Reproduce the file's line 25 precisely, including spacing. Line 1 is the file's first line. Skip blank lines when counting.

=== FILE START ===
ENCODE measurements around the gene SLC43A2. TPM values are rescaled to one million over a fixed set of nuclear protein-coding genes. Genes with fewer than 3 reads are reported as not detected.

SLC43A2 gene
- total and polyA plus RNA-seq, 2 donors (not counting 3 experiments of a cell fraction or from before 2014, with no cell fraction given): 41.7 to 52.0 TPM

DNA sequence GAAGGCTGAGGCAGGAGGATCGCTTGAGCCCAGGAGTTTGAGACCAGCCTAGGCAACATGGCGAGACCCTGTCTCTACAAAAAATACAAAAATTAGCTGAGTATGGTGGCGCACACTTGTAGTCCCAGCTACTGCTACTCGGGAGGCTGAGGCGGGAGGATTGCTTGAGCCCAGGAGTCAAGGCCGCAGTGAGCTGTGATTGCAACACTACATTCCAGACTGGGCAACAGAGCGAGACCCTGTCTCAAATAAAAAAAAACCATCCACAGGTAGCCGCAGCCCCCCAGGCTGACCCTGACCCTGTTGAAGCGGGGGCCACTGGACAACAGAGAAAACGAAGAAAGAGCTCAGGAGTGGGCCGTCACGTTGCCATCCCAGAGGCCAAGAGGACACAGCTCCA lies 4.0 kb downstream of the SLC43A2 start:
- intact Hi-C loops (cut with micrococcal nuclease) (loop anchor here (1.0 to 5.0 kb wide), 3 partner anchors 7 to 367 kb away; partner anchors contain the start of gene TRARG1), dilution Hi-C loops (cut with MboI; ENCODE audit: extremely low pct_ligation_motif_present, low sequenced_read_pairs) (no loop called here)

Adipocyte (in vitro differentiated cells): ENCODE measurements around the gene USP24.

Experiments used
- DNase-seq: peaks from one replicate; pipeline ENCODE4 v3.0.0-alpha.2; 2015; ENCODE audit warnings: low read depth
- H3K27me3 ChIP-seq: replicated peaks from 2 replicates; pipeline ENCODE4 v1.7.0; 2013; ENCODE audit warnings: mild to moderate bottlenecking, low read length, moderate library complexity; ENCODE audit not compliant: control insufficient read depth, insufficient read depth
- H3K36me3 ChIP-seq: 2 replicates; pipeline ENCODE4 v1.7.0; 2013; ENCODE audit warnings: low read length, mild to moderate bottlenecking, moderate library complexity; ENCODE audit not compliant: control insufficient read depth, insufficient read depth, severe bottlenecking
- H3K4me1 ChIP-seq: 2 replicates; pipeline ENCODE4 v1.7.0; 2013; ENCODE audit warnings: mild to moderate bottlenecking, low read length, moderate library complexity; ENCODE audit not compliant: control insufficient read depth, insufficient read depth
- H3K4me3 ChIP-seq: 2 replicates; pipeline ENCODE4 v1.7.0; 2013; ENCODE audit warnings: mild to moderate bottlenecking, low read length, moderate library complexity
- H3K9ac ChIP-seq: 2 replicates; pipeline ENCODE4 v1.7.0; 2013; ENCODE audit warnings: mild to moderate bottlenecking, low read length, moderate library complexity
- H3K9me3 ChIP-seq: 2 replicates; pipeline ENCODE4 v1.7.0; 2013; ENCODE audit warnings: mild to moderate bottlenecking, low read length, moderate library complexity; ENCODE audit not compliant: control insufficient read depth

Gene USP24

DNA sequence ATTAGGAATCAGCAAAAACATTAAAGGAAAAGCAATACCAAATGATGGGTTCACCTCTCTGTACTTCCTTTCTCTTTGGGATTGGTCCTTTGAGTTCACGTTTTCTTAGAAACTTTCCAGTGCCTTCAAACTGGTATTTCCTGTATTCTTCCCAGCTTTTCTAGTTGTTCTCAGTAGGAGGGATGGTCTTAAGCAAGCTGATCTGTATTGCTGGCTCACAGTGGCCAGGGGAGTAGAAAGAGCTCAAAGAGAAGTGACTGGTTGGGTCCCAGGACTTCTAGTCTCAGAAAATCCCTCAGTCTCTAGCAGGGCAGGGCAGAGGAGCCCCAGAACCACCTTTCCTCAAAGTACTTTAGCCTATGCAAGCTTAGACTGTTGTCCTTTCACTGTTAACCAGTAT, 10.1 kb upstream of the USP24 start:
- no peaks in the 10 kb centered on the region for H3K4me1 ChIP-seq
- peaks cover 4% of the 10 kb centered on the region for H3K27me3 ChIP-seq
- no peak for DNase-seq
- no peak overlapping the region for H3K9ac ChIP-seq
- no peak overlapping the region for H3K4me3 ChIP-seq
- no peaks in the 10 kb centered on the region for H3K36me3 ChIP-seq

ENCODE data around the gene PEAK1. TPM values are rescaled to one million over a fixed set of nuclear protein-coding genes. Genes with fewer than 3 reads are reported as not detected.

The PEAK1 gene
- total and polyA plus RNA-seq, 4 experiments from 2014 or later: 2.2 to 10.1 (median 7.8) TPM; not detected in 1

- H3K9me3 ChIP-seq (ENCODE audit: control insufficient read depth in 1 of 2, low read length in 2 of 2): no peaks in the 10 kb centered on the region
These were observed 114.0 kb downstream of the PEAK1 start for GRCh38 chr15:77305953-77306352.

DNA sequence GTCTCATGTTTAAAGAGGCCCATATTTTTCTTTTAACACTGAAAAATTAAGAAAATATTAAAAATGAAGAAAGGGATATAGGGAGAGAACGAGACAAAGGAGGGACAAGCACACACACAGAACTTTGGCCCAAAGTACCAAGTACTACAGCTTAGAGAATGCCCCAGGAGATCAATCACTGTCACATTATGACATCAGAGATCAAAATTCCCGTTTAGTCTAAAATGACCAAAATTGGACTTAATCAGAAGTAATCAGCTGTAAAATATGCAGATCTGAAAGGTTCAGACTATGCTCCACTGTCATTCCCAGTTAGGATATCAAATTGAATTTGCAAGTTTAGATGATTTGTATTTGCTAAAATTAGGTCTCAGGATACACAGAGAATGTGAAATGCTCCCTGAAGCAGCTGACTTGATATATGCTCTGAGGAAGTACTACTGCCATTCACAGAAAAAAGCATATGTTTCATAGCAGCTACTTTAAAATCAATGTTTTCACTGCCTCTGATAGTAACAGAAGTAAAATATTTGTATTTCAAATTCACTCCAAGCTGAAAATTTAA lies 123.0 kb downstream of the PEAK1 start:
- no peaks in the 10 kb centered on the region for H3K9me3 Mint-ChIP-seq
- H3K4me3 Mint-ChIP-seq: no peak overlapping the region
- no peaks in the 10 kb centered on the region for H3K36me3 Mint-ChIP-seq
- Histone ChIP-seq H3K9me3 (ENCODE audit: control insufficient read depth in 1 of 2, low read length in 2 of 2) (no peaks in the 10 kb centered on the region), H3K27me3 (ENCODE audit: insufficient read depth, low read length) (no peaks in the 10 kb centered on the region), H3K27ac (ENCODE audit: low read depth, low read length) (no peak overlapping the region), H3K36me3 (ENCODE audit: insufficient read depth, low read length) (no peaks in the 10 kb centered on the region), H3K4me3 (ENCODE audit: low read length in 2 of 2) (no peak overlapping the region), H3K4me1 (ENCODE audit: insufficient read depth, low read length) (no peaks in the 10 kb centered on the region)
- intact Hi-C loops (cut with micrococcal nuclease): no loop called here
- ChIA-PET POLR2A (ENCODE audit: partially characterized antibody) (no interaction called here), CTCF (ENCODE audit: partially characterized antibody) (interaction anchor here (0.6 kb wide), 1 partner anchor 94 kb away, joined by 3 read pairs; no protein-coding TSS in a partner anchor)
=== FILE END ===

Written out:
- total and polyA plus RNA-seq, 4 experiments from 2014 or later: 2.2 to 10.1 (median 7.8) TPM; not detected in 1